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County Of London
The COUNTY OF LONDON was a county of England from 1889 to 1965, corresponding to the area known today as Inner London . It was created as part of the general introduction of elected county government in England, by way of the Local Government Act 1888 . The Act created an administrative County of London, which included within its territory the City of London . However, the City of London and the County of London formed separate ceremonial counties for "non-administrative " purposes. The local authority for the county was the London County Council (LCC), which initially performed only a limited range of functions, but gained further powers during its 76-year existence. The LCC provided very few services within the City of London, where the ancient Corporation monopolised local governance. In 1900 the lower-tier civil parishes and district boards were replaced with 28 new metropolitan boroughs
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London County (other)
LONDON COUNTY may refer to: * Greater London , England, a present-day county * City of London
City of London
, England, a city-county, and enclave of Greater London * County of London , England, a former county * London County Cricket Club , a short-lived English cricket clubSEE ALSO * London (other) This disambiguation page lists articles associated with the title LONDON COUNTY. If an internal link led you here, you may wish to change the link to point directly to the intended article. Retrieved from "https://en.wikipedia.org/w/index.php?title=London_County additional terms may apply. By using this site, you agree to the Terms of Use and Privacy Policy .® is a registered trademark of the Wikimedia Foundation, Inc
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Counties Of England
COUNTIES OF ENGLAND are areas used for the purposes of administrative, geographical, cultural or political demarcation. For administrative purposes, England outside Greater London and the Isles of Scilly is divided into 83 metropolitan and non-metropolitan counties . These counties may consist of a single district or be divided into several districts. As of April 2009, 27 of these counties are divided into districts and have a county council . Six of the counties, covering the major conurbations , are known as metropolitan counties , which do not have county councils, although some functions are organised on a county-wide basis by their districts (metropolitan boroughs ) acting jointly. All of England (including Greater London and the Isles of Scilly) is also divided into 48 ceremonial counties , which are also known as geographic counties
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Metropolitan Board Of Works
The METROPOLITAN BOARD OF WORKS (MBW) was the principal instrument of London
London
-wide government from December 1855 until the establishment of the London County Council
London County Council
in March 1889. Its principal responsibility was to provide infrastructure to cope with London's rapid growth, which it accomplished. The MBW was an appointed rather than elected body. This lack of accountability made it unpopular with Londoners, especially in its latter years when it fell prey to corruption
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Greater London
LONDON, or GREATER LONDON, is a county and region of England which forms the administrative boundaries of London . It is organised into 33 local government districts : the 32 London boroughs (which makes up the ceremonial county of Greater London) and the City of London (which is a separate county but still part of the region). The Greater London Authority , based in Southwark , is responsible for strategic local government across the region and consists of the Mayor of London and the London Assembly . The county of Greater London was created on 1 April 1965 through the London Government Act 1963 . Administratively, Greater London was first established as a _sui generis _ council area under the Greater London Council between 1963 and 1986. The area was re-established as a region in 1994, and the Greater London Authority formed in 2000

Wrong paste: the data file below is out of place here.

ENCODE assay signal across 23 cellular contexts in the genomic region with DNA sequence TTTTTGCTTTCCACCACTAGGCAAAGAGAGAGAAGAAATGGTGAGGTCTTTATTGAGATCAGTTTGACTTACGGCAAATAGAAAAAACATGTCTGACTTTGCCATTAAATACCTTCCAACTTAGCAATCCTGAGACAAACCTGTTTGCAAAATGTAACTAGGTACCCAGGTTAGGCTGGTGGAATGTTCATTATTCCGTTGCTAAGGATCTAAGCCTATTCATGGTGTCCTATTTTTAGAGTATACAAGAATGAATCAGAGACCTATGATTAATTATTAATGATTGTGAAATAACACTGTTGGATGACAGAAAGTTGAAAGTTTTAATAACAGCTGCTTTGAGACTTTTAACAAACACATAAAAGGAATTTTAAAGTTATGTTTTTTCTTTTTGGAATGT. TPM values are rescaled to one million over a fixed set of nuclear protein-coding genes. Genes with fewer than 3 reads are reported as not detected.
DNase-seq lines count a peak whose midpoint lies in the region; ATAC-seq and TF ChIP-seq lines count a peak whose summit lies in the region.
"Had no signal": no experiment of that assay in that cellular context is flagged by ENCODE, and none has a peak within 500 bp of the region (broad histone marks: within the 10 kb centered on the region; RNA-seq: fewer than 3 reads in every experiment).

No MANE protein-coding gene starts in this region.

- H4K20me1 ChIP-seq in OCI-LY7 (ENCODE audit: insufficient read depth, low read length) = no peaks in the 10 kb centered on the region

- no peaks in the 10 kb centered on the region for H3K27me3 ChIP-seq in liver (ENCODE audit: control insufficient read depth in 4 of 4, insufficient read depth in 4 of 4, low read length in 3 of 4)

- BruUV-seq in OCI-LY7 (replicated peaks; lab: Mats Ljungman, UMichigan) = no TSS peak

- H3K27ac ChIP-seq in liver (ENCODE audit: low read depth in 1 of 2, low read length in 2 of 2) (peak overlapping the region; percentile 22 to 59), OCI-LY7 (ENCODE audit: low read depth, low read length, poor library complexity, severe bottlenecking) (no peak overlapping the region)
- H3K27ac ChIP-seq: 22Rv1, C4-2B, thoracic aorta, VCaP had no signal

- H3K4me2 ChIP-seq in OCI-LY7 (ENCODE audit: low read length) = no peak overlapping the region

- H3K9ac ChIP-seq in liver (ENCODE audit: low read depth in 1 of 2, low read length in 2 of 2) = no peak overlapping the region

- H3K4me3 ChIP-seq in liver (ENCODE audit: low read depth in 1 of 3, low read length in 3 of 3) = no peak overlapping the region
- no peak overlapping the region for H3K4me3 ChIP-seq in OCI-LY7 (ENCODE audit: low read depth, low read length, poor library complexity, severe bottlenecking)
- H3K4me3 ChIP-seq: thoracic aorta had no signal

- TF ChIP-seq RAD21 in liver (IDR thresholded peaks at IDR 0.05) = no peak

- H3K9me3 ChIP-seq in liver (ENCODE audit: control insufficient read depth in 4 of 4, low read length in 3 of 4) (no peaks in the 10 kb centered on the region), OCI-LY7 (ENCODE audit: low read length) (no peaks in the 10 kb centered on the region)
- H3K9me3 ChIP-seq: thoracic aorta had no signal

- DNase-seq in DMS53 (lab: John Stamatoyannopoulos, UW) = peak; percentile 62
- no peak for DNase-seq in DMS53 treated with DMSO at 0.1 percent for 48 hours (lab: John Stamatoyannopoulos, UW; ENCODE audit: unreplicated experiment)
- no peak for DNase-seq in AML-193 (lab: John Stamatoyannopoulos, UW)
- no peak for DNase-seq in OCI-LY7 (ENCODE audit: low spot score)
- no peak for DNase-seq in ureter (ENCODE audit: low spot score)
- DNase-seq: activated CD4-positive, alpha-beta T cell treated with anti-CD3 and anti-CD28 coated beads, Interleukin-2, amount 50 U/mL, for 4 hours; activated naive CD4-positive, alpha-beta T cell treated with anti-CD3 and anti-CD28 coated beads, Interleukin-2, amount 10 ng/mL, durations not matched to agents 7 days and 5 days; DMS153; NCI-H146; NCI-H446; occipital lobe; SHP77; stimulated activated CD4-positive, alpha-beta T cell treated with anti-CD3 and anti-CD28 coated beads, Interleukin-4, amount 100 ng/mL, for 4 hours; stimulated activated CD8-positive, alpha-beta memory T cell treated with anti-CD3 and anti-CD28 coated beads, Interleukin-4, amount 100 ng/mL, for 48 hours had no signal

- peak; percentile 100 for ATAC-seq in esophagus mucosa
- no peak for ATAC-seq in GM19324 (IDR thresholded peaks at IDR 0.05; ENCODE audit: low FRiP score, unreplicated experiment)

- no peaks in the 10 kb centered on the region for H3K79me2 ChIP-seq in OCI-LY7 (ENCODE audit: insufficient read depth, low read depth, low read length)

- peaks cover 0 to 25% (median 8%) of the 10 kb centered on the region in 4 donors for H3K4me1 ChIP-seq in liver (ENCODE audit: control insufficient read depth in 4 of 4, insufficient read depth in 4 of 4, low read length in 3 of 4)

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Administrative Counties Of England
ADMINISTRATIVE COUNTIES were a level of subnational division of England used for the purposes of local government from 1889 to 1974. They were created by the Local Government Act 1888 as the areas for which county councils were elected. Some large counties were divided into several administrative counties, each with its own county council. The administrative counties were abolished by the Local Government Act 1972 and were replaced by the metropolitan and non-metropolitan counties of England . CONTENTS* 1 History * 1.1 Introduction of county councils * 1.2 Map 1890–1965 * 1.3 Area and population * 1.4 Alterations in boundaries * 1.5 Greater London
Greater London
* 1.6 Map 1965–1974 * 2 Abolition * 3 See also * 4 References * 5 External links HISTORYThe administrative counties did not exist prior to 1889, see historic counties of England for the history of the English counties before then
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Ceremonial Counties Of England
The CEREMONIAL COUNTIES, also referred to as the LIEUTENANCY AREAS OF ENGLAND, are areas of England to which a Lord Lieutenant is appointed. Legally the areas in England, as well as in Wales and Scotland, are defined by the Lieutenancies Act 1997 as COUNTIES AND AREAS FOR THE PURPOSES OF THE LIEUTENANCIES IN GREAT BRITAIN, in contrast to the areas used for local government . They are also informally known as GEOGRAPHIC COUNTIES, as often representing more permanent features of English geography, and to distinguish them from counties of England which have a present-day administrative function
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London County Council
LONDON COUNTY COUNCIL (LCC) was the principal local government body for the County of London throughout its existence from 1889 to 1965, and the first London-wide general municipal authority to be directly elected. It covered the area today known as Inner London and was replaced by the Greater London Council
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Administrative Centre